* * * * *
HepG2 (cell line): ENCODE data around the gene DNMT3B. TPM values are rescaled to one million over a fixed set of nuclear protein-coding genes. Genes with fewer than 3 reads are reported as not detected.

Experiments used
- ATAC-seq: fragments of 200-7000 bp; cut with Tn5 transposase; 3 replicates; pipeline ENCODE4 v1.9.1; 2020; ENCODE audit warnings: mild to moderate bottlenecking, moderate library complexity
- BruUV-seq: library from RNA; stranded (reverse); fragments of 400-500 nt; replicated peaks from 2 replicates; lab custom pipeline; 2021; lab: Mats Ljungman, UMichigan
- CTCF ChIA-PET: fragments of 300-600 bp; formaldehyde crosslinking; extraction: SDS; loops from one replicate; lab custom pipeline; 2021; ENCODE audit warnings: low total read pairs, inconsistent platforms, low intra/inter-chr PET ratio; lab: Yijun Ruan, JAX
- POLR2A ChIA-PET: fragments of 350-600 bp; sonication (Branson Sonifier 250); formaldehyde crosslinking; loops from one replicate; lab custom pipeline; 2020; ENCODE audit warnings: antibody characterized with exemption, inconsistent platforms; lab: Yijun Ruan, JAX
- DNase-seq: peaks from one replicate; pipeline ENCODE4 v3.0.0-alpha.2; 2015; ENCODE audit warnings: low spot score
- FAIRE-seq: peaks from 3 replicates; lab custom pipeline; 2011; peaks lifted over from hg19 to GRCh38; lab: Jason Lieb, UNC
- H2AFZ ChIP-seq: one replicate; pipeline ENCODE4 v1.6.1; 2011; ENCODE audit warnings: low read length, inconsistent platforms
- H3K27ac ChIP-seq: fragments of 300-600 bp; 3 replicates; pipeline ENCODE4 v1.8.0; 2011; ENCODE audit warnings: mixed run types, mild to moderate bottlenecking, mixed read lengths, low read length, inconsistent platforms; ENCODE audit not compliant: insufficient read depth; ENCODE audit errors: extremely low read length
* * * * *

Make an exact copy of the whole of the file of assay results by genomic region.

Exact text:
HepG2 (cell line): ENCODE data around the gene DNMT3B. TPM values are rescaled to one million over a fixed set of nuclear protein-coding genes. Genes with fewer than 3 reads are reported as not detected.

Experiments used
- ATAC-seq: fragments of 200-7000 bp; cut with Tn5 transposase; 3 replicates; pipeline ENCODE4 v1.9.1; 2020; ENCODE audit warnings: mild to moderate bottlenecking, moderate library complexity
- BruUV-seq: library from RNA; stranded (reverse); fragments of 400-500 nt; replicated peaks from 2 replicates; lab custom pipeline; 2021; lab: Mats Ljungman, UMichigan
- CTCF ChIA-PET: fragments of 300-600 bp; formaldehyde crosslinking; extraction: SDS; loops from one replicate; lab custom pipeline; 2021; ENCODE audit warnings: low total read pairs, inconsistent platforms, low intra/inter-chr PET ratio; lab: Yijun Ruan, JAX
- POLR2A ChIA-PET: fragments of 350-600 bp; sonication (Branson Sonifier 250); formaldehyde crosslinking; loops from one replicate; lab custom pipeline; 2020; ENCODE audit warnings: antibody characterized with exemption, inconsistent platforms; lab: Yijun Ruan, JAX
- DNase-seq: peaks from one replicate; pipeline ENCODE4 v3.0.0-alpha.2; 2015; ENCODE audit warnings: low spot score
- FAIRE-seq: peaks from 3 replicates; lab custom pipeline; 2011; peaks lifted over from hg19 to GRCh38; lab: Jason Lieb, UNC
- H2AFZ ChIP-seq: one replicate; pipeline ENCODE4 v1.6.1; 2011; ENCODE audit warnings: low read length, inconsistent platforms
- H3K27ac ChIP-seq: fragments of 300-600 bp; 3 replicates; pipeline ENCODE4 v1.8.0; 2011; ENCODE audit warnings: mixed run types, mild to moderate bottlenecking, mixed read lengths, low read length, inconsistent platforms; ENCODE audit not compliant: insufficient read depth; ENCODE audit errors: extremely low read length